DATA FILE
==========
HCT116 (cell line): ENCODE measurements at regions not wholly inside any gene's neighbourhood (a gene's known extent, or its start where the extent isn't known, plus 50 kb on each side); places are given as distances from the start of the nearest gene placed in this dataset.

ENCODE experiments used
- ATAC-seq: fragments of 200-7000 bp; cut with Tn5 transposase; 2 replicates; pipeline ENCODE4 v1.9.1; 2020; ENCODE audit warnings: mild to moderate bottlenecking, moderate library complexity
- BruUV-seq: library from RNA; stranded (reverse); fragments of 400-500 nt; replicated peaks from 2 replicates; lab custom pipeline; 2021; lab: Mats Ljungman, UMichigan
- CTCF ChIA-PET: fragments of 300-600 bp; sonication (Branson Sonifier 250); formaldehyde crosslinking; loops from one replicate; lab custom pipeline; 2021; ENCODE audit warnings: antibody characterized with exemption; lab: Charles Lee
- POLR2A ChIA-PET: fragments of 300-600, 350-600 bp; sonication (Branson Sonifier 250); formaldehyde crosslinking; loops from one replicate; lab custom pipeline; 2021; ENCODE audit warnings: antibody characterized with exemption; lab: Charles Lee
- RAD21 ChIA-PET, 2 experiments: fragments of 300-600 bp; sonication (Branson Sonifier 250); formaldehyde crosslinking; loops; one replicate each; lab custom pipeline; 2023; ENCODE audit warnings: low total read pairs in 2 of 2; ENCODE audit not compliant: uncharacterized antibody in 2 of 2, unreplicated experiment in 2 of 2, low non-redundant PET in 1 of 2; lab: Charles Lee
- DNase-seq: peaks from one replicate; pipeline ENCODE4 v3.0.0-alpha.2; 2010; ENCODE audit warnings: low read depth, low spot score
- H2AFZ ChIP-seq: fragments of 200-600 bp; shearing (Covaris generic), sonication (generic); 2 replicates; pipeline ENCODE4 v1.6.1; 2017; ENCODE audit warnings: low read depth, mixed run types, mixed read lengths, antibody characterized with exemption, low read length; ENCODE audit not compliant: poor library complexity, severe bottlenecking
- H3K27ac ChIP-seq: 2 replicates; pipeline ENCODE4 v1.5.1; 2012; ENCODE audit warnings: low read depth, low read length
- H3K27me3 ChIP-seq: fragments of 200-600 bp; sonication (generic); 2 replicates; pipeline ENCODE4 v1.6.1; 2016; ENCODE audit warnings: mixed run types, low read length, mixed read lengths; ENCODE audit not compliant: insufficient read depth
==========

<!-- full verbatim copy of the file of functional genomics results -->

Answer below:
HCT116 (cell line): ENCODE measurements at regions not wholly inside any gene's neighbourhood (a gene's known extent, or its start where the extent isn't known, plus 50 kb on each side); places are given as distances from the start of the nearest gene placed in this dataset.

ENCODE experiments used
- ATAC-seq: fragments of 200-7000 bp; cut with Tn5 transposase; 2 replicates; pipeline ENCODE4 v1.9.1; 2020; ENCODE audit warnings: mild to moderate bottlenecking, moderate library complexity
- BruUV-seq: library from RNA; stranded (reverse); fragments of 400-500 nt; replicated peaks from 2 replicates; lab custom pipeline; 2021; lab: Mats Ljungman, UMichigan
- CTCF ChIA-PET: fragments of 300-600 bp; sonication (Branson Sonifier 250); formaldehyde crosslinking; loops from one replicate; lab custom pipeline; 2021; ENCODE audit warnings: antibody characterized with exemption; lab: Charles Lee
- POLR2A ChIA-PET: fragments of 300-600, 350-600 bp; sonication (Branson Sonifier 250); formaldehyde crosslinking; loops from one replicate; lab custom pipeline; 2021; ENCODE audit warnings: antibody characterized with exemption; lab: Charles Lee
- RAD21 ChIA-PET, 2 experiments: fragments of 300-600 bp; sonication (Branson Sonifier 250); formaldehyde crosslinking; loops; one replicate each; lab custom pipeline; 2023; ENCODE audit warnings: low total read pairs in 2 of 2; ENCODE audit not compliant: uncharacterized antibody in 2 of 2, unreplicated experiment in 2 of 2, low non-redundant PET in 1 of 2; lab: Charles Lee
- DNase-seq: peaks from one replicate; pipeline ENCODE4 v3.0.0-alpha.2; 2010; ENCODE audit warnings: low read depth, low spot score
- H2AFZ ChIP-seq: fragments of 200-600 bp; shearing (Covaris generic), sonication (generic); 2 replicates; pipeline ENCODE4 v1.6.1; 2017; ENCODE audit warnings: low read depth, mixed run types, mixed read lengths, antibody characterized with exemption, low read length; ENCODE audit not compliant: poor library complexity, severe bottlenecking
- H3K27ac ChIP-seq: 2 replicates; pipeline ENCODE4 v1.5.1; 2012; ENCODE audit warnings: low read depth, low read length
- H3K27me3 ChIP-seq: fragments of 200-600 bp; sonication (generic); 2 replicates; pipeline ENCODE4 v1.6.1; 2016; ENCODE audit warnings: mixed run types, low read length, mixed read lengths; ENCODE audit not compliant: insufficient read depth